Overview and Reading List
Providing models and scaffolding are two of Barak Rosenshine’s Principles of Instruction. Without modelling, students will struggle to understand what excellence looks like and how to try and achieve it. Without scaffolding, for difficult and challenging tasks, students may struggle to attempt the learning, in a high challenge, low support environment. Scaffolding and modelling allow the expert teacher, to support and stretch the novice learner.
‘4. Provide models: Providing students with models and worked examples can help them to learn to solve problems faster.’ (Rosenshine 2012)
The following from Shaun Allison, co-author of ‘Making Every Lesson Count‘ sums up the importance of modelling for students.
- It sets a benchmark for excellence, by showing students the quality they should be aspiring to.
- It makes abstract success criteria concrete. Simply telling students what the success criteria are, or writing them down can be relatively meaningless for students. They need to be able to see what they are aiming for.
- It excavates the thought processes of experts – ‘what to do’ and ‘how to think’ (metacognition). Modelling our thinking with them, helps them to develop their thinking e.g. by them seeing us overcoming struggles, it makes it OK for them to struggle.
- It inducts students into academic genres of writing. Many of our students live in a household where academic language is not routinely used – so we need to model this for them.
This is a superb post by Allison on the importance of modelling and is a must read.
- Making Every Lesson Count – Shaun Allison and Andy Tharby – chapter 3 on ‘Modelling’
- Slow Teaching – Jamie Thom – chapter 11 – ‘The Power of Modelling’
- The Confident Teacher – Alex Quigley – chapter 13 – ‘Successful modelling and metacognition’
- Mark. Plan. Teach – Ross Morrison McGill – chapter 2 ‘Modelling’
- Technique 36 – ‘Show Call’ – Teach Like a Champion 2.0 – Doug Lemov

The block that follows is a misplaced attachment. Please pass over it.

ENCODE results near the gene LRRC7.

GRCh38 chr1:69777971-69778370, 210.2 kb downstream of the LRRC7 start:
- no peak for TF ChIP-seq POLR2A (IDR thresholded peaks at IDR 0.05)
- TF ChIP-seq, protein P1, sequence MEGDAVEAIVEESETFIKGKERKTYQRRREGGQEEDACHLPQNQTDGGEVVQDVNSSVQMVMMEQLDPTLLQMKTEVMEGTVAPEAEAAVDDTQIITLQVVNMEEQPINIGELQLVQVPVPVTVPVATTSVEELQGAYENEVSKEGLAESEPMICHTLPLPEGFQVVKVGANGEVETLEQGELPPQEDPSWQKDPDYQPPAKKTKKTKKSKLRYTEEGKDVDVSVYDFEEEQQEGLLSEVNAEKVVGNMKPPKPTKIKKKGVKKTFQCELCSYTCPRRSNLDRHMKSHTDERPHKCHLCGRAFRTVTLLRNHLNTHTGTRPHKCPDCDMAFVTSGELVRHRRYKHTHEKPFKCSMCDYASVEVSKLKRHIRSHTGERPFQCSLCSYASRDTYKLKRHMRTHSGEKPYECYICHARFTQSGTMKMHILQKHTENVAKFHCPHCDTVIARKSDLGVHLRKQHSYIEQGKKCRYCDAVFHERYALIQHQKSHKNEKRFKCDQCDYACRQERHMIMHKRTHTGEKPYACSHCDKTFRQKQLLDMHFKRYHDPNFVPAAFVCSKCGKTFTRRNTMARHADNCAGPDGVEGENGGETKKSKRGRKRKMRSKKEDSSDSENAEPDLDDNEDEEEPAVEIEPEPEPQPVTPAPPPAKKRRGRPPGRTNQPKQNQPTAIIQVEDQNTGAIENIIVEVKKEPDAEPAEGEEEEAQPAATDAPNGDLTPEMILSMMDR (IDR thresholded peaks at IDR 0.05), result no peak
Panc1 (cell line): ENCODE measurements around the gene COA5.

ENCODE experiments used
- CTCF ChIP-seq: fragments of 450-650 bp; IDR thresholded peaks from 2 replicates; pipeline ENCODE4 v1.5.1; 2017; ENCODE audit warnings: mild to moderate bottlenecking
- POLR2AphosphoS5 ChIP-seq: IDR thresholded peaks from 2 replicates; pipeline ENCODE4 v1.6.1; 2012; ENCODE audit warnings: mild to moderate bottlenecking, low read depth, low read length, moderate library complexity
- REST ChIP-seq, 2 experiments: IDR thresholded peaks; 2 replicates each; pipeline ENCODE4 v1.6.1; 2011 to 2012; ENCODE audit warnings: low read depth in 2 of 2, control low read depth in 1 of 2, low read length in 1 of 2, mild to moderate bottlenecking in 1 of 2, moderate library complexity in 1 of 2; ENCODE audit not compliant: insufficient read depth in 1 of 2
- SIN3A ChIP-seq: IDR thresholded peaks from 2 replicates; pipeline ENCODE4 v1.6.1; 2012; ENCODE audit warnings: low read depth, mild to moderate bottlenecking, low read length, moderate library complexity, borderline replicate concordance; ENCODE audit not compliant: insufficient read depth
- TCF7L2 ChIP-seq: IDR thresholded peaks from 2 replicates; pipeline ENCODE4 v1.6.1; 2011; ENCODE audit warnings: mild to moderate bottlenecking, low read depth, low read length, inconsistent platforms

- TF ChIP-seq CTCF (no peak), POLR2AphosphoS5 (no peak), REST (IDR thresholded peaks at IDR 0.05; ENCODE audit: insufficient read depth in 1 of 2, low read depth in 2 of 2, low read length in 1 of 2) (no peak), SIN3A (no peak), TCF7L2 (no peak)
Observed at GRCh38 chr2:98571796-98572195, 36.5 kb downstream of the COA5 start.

- How to explain anything to anyone – Andy Tharby
- Rosenshine’s Principles in Action – Tom Sherrington
- Teach Like Nobody’s Watching – Mark Enser – chapter 2
Further blog posts on how to improve modelling in your lessons:
- Modelling for excellence – Shaun Allison
- Everyday Modelling – Andy Tharby
- Why I love live modelling – Susan Strachan
- Going further than the ‘I do, we do, you do’ modelling approach – teaching nothing new’ – Sarah Barker
- Why I love scaffolding analysis questions – Susan Strachan
- Five steps for better modelling – Mark Enser
- I, We, You – A simple approach to modelling – Andy Tharby
- Live Modelling with Everyone Writes – Lia Martin
- How I do live modelling – Louise H
- Modelling excellence – Mark Enser
- Modelling – Jessica Walmsley
- Why modelling? – Durrington
- Mastering Modelling – Ben Crockett
- Using a visualiser to support modelling – Jack Tavassoly-Marsh
- What is modelling and why does it matter? – Robbie Russell
- How to use modelling successfully in the classroom – Andy Tharby
- Modelling using a visualiser – Durrington
- Applying Cognitive Load Theory – The Worked Example Effect – Tom Needham
- The Single Paragraph Outline (including an I do/We do/You do template) – Greg Thornton
Useful video clips:
- Defining excellence for students – Tom Sherrington
- Planning teacher-led lessons – Pritesh Raichura
- Dual Coding for teachers than can’t draw – Teacher Explanations – Adam Boxer
- Modelling in the classroom – Teaching Matters
- How to use students work to model and provide feedback – Courtney Betar
- Show calling in action – Katie McNickle
- Breaking information down – Teach Like a Champion
- Name the steps – Teach Like a Champion
- I do, we do, you do – Dixons